“It's not conduct that you would observe of another practitioner and think that would be appropriate, or that you would want your client to observe of you and think is appropriate.

“The issue around communicating exclusively online also opens people up to this issue around miscommunication. The way that tone can be construed in an email, the way that you can get a short response and that can just trigger emotion, it's certainly been a challenge,” Ms Kalpaxis added. 

Ms Barton said that for this behaviour to stop, other lawyers need to start calling their peers out for poor behaviour in addition to setting a better example as leaders. 

“Our role as lawyers is to set the expectation both for our clients and for other lawyers as to what the appropriate way of acting is. We are teachers for our clients. 

“And by behaving in this way, it tells other lawyers that that behaviour is acceptable and other clients that it's acceptable. The problem, I think, is that not enough lawyers are pulling each other up on this unacceptable behaviour, and I think that needs to happen more often,” she clarified. 

“In my personal experience, it tends to happen more with more senior lawyers who have practices ingrained in terms of how they operate and they're unlikely to be changed by practices of other lawyers that are more collaborative and cooperative. 

“Having said that, in terms of the younger generation, what I would say is that they are trained by the person that they're working with. It all comes down to who they're mentored by as to what they are told is a good and a bad way and appropriate and inappropriate way to communicate,” Ms Barton added. 

She emphasised that it is “paramount” for leaders to be setting a good example for lawyers working underneath them – and is something she strives for in her own practice. 

“I have two solicitors that I am training and mentoring at the moment, and it is vitally important to me that they are trained in the same way I am to communicate in a collaborative and cooperative way that's going to reduce, not to inflame the conflict,” she said.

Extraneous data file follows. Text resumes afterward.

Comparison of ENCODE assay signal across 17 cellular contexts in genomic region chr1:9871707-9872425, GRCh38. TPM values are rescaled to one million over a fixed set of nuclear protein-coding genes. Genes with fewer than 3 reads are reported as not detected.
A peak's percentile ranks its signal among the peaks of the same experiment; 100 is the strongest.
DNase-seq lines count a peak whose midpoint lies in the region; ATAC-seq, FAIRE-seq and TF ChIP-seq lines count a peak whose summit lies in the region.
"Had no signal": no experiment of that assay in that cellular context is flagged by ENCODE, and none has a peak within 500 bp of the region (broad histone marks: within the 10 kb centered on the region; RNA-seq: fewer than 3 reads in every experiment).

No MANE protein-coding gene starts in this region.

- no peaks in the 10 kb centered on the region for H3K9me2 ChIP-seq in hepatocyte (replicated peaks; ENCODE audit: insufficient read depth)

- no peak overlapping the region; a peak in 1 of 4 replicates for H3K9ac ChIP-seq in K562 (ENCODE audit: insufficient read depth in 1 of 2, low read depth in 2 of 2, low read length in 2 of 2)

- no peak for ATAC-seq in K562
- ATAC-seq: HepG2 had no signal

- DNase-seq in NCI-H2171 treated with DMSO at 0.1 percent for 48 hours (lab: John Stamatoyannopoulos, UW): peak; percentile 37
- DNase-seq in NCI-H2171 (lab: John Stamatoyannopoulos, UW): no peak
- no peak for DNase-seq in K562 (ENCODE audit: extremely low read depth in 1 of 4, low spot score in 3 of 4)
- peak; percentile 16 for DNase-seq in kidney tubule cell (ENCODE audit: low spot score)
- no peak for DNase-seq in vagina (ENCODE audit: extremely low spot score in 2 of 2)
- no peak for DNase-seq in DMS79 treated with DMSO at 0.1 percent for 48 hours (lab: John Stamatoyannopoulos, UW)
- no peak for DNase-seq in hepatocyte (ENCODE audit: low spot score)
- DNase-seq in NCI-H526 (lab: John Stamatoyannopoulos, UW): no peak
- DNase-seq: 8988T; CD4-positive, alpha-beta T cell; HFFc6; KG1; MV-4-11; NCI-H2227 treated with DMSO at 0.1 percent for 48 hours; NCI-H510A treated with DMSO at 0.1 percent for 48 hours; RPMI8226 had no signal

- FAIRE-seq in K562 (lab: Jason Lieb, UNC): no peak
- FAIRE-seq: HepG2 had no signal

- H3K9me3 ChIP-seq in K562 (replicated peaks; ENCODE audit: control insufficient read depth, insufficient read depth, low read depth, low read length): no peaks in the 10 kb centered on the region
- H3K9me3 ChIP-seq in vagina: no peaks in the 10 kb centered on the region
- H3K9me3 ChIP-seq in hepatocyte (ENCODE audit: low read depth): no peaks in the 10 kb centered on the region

“Because that's the endpoint, feeding into a solicitor's emotional driver or the other client's emotional driver is not going to get you any closer to a resolution in that way, so you're not doing your duty for your client by enhancing the conflict and the emotional issue that they're experiencing.”

Ms Barton added that her advice to younger practitioners coming up against competitive and aggressive attitudes would be to respond to it in a way that wouldn’t add fuel to the fire.  

“Don’t highlight or respond to the behaviour in a way that furthers the conflict. That way, we can move on from it rather than have several correspondences dealing with that particular issue and the lawyer's emotional drivers,” she said. 

“[Start] calling the practitioner up on their conduct because if we're not calling that behaviour out, it's likely to continue.”

Furthermore, Ms Kalpaxis added that when dealing with these practitioners, “kindness will win every time” and advised junior lawyers to speak out against bad behaviour. 

“You don't adopt the same position that somebody else has done simply for the sake of being able to engage in an argument. You continue to adopt your position. You continue to adopt it from an element of kindness.

“If it's getting really difficult, if it's getting to the stage where you're dealing with somebody on the other side who is making you feel really uncomfortable, is drafting awful letters and it's getting to the stage where it almost feels personal, please speak out. Speak out to the person who is supervising you,” she said. 

“When we don't call it out, it's considered to be acceptable and it's considered to be normal, and that's certainly not the case.”

The transcript of this podcast episode was slightly edited for publishing purposes. To listen to the full conversation with Cassandra Kalpaxis and Courtney Barton, click below: